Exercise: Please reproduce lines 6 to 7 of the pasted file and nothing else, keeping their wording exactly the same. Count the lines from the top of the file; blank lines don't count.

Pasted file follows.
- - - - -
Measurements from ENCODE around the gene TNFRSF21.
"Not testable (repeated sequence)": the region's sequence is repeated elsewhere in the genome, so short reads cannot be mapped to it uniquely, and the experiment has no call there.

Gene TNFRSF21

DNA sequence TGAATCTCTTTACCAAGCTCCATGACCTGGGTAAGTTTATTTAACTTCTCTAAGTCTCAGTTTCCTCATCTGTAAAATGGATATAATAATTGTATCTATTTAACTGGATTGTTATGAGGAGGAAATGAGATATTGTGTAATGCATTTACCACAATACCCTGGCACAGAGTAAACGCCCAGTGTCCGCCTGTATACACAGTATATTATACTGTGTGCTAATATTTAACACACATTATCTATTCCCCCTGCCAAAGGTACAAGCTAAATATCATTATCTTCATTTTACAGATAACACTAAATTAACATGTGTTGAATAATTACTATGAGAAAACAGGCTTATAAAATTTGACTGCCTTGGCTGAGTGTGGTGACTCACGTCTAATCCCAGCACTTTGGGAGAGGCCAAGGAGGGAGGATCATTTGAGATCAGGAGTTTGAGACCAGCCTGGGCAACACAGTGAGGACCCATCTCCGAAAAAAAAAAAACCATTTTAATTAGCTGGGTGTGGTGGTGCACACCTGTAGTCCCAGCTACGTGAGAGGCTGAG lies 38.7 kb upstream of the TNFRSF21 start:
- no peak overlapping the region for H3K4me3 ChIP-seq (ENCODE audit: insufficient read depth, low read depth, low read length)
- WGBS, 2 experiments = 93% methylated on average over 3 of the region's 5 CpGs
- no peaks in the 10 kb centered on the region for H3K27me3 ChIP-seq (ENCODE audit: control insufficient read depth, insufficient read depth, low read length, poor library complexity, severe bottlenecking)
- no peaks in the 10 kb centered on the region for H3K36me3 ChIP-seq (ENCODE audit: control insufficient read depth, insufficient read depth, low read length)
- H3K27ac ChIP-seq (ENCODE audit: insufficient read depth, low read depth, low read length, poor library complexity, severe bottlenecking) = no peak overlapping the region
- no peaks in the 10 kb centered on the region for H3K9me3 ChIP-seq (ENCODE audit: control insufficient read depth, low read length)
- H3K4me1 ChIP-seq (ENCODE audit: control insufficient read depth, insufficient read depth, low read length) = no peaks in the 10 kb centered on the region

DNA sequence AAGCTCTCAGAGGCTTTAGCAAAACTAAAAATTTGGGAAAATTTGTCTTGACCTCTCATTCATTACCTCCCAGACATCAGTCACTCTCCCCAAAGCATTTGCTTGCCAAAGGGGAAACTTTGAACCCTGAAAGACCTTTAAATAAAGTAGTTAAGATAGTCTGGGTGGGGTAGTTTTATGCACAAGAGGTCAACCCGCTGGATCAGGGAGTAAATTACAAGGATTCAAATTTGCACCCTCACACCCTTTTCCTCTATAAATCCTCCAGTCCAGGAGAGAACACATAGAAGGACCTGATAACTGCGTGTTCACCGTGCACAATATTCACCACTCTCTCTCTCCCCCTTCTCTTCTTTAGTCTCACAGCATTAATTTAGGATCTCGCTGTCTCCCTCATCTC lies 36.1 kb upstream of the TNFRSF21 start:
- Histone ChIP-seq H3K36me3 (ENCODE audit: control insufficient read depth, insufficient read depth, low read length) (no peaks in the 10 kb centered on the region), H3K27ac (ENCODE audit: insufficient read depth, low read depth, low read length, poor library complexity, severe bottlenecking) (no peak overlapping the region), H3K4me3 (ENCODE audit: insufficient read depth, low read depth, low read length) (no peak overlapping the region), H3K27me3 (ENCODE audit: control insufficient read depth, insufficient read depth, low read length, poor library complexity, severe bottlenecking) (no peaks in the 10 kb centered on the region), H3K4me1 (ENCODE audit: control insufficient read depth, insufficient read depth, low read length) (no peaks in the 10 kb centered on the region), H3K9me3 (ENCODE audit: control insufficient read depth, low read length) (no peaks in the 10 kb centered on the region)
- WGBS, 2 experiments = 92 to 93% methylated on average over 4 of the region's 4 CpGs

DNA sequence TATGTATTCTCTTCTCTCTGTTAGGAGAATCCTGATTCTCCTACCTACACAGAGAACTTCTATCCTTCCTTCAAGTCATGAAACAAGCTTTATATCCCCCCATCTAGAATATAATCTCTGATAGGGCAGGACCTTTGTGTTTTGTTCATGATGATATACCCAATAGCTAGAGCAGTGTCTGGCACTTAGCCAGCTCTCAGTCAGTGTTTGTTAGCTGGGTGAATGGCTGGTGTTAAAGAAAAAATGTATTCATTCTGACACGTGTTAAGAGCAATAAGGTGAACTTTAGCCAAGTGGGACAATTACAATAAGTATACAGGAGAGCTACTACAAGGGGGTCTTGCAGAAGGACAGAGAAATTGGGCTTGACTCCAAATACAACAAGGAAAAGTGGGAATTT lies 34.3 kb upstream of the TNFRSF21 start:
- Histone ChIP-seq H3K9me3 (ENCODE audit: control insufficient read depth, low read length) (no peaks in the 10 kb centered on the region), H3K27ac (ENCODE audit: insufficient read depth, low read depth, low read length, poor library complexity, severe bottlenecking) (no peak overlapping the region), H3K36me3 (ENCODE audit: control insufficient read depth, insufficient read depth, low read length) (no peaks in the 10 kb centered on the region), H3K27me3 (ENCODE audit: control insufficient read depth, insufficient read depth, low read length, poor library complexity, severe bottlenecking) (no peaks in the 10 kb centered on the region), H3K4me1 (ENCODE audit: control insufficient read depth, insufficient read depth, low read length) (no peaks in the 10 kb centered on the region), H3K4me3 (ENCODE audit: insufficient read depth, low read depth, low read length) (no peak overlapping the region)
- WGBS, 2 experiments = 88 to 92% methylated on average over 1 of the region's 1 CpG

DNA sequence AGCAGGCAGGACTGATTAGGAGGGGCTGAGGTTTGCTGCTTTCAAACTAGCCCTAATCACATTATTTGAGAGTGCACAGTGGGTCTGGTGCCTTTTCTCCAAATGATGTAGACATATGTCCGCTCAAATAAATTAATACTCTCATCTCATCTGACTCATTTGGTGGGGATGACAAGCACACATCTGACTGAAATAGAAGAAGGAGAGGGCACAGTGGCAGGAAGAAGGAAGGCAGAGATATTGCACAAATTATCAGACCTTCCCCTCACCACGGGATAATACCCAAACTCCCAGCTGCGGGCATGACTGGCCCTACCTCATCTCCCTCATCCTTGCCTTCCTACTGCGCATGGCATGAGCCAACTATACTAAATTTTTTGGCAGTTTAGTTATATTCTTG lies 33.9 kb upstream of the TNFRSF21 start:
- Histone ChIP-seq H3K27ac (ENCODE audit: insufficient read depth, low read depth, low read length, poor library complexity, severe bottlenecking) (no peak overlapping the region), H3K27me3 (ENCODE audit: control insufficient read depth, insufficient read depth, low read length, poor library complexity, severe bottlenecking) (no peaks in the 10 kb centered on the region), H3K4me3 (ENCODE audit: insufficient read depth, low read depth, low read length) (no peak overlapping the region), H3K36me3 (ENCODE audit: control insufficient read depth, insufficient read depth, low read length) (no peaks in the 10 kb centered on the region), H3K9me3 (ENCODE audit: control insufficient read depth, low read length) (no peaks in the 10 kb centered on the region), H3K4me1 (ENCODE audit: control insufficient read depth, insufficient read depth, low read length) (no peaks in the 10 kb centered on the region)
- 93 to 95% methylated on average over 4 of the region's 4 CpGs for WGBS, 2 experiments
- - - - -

- WGBS, 2 experiments = 93% methylated on average over 3 of the region's 5 CpGs
- no peaks in the 10 kb centered on the region for H3K27me3 ChIP-seq (ENCODE audit: control insufficient read depth, insufficient read depth, low read length, poor library complexity, severe bottlenecking)